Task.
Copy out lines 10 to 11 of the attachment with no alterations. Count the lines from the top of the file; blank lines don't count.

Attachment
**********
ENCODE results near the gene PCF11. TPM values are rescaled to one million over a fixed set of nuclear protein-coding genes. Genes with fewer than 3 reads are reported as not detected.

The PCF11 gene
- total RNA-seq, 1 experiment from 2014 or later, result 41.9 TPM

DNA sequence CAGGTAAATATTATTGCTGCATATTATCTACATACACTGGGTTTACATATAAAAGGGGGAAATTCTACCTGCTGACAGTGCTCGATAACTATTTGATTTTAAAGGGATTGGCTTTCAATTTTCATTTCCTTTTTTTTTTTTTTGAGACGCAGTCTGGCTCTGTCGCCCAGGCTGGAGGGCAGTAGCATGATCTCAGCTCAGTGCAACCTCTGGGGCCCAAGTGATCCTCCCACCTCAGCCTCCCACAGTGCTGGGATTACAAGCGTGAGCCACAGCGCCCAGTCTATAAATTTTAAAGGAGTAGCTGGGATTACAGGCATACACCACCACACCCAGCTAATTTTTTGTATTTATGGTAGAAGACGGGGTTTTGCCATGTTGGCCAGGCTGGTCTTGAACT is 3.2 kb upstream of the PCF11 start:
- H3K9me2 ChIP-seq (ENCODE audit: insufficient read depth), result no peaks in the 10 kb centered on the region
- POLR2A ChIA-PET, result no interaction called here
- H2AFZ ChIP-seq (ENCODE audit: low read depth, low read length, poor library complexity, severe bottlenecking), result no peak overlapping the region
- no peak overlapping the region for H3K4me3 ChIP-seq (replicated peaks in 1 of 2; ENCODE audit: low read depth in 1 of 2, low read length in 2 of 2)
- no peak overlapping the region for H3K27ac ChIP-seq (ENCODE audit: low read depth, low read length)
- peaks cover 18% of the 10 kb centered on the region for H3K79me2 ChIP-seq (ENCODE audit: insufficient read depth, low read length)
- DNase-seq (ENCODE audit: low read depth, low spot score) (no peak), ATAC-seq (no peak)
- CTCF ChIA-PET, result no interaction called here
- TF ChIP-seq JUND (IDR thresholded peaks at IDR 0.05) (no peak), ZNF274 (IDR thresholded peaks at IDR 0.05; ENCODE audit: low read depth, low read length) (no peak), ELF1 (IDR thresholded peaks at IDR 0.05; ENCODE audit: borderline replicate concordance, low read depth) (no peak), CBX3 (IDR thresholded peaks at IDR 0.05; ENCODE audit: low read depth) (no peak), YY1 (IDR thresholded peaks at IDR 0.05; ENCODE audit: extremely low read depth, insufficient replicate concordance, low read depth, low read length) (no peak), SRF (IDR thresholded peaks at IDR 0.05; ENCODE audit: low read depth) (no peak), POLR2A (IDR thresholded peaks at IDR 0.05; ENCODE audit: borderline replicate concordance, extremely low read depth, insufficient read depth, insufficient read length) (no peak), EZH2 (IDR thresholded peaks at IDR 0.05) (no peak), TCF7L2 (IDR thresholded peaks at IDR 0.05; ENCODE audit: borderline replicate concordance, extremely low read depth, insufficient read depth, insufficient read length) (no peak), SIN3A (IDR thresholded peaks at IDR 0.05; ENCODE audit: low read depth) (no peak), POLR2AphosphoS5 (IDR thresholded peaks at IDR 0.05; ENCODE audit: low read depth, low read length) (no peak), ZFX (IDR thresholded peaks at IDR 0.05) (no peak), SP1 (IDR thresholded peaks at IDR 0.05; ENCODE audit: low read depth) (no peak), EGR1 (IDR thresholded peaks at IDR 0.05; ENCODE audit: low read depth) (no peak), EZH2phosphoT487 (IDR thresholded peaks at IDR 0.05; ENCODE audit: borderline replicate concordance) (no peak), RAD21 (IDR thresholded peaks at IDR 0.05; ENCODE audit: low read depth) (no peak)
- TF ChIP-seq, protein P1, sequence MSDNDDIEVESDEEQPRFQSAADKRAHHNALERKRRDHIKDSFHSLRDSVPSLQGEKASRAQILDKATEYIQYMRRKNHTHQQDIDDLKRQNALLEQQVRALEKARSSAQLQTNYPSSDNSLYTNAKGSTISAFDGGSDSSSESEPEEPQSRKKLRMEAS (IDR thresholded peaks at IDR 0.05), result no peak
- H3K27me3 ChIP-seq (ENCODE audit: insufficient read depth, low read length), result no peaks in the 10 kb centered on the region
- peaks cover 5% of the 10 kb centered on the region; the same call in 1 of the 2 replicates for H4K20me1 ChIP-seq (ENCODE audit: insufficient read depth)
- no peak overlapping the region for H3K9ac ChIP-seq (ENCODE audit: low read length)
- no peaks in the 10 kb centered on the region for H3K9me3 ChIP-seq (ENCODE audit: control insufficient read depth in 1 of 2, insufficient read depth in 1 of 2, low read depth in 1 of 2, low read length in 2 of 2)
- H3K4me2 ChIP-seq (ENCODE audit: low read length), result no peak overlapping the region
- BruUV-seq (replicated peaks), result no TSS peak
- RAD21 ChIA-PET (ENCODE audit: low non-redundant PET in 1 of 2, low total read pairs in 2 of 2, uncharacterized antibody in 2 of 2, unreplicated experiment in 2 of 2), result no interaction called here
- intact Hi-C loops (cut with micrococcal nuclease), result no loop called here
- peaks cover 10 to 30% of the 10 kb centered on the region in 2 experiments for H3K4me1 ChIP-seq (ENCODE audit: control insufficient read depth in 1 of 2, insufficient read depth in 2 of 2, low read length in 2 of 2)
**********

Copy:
- peaks cover 18% of the 10 kb centered on the region for H3K79me2 ChIP-seq (ENCODE audit: insufficient read depth, low read length)
- DNase-seq (ENCODE audit: low read depth, low spot score) (no peak), ATAC-seq (no peak)